of EPRA which describes ERGA as holding ‘strategic EU policy-oriented
discussions’ and ‘intend[ing] to adopt common positions or declarations on the
implementation of the audiovisual EU regulatory framework’.

Moving
to the directive, Art. 30A of the revised AVMSD (re-)establishes ERGA, a
seemingly uncontroversial point from the Commission’s proposal which was
unchanged through the legislative process. The Commission envisaged that ERGA
would be composed of national ‘independent regulatory authorities’ in the field
of audiovisual media services, thus linking this to the new provisions on the
independent regulatory authorities introduced in Article 30 (containing
provisions to ensure independence).  By
contrast, the Contact Committee is ‘composed or representatives of the
competent authorities of the Member States’ and is chaired by a Commission
representative.  Apart from an attempt by
the European Parliament to install 4 MEPs on the Contact Committee
(unsuccessfully), this structure remained unchanged.  So while the Contact Committee may have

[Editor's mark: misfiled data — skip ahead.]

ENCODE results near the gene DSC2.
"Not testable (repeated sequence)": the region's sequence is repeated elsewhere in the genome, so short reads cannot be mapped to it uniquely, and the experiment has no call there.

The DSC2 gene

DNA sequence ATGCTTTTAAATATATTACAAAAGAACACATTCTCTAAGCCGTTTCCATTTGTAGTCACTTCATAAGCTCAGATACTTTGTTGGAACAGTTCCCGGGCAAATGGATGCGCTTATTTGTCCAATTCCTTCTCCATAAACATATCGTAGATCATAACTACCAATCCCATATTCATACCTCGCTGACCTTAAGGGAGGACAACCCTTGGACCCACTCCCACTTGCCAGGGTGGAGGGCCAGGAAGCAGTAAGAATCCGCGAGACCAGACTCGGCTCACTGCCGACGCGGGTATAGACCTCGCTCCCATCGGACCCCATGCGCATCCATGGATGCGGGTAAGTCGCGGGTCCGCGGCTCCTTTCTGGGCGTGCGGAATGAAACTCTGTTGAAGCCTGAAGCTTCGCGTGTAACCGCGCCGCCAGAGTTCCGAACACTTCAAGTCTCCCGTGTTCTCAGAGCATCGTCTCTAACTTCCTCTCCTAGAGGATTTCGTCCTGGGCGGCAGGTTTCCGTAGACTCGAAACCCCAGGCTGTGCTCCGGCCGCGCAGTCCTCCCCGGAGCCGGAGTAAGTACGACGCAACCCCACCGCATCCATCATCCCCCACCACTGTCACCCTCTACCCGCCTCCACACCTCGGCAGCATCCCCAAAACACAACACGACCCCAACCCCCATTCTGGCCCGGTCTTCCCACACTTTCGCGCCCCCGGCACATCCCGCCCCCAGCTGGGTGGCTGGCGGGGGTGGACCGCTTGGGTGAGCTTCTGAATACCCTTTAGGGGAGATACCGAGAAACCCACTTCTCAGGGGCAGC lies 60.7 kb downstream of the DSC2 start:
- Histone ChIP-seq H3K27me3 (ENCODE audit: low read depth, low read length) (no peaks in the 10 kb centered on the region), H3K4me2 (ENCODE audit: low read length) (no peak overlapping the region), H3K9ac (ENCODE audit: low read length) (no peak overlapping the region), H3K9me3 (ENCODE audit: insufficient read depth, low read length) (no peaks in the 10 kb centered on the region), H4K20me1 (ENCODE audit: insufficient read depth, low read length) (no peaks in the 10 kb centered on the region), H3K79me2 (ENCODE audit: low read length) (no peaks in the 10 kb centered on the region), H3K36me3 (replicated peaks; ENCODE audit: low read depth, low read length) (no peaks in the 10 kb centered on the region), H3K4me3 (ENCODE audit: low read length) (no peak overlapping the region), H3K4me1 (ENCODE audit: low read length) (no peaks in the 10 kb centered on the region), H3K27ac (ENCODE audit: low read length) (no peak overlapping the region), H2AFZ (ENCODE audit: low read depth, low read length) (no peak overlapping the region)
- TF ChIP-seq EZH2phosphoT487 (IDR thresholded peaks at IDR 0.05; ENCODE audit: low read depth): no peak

representatives from the relevant national regulatory authorities, it may not
in respect of all Member States.

The
difference in membership is significant: the Commission’s proposal sought to
ensure that it was the independent regulators, rather than Government ministers
or senior civil servants, which participated in ERGA. The Commission here would
no longer be controlling the meetings (as chair) but be ‘down-graded’ to
participant.  This too is important in
terms of ensuring that ERGA itself is independent from the Commission, as well
as from Member States and commercial interests. 
The wording has been amended slightly through the legislative process to
include the reference to national regulatory authorities and/or bodies in the
field of audiovisual media services. 
This change may be semantic to reflect the actual nature of the relevant
institutions, but arguably weakens the link to the independent regulators
required by Article 30.  Insofar as this
independence requirement might be seen as a fact making these regulators more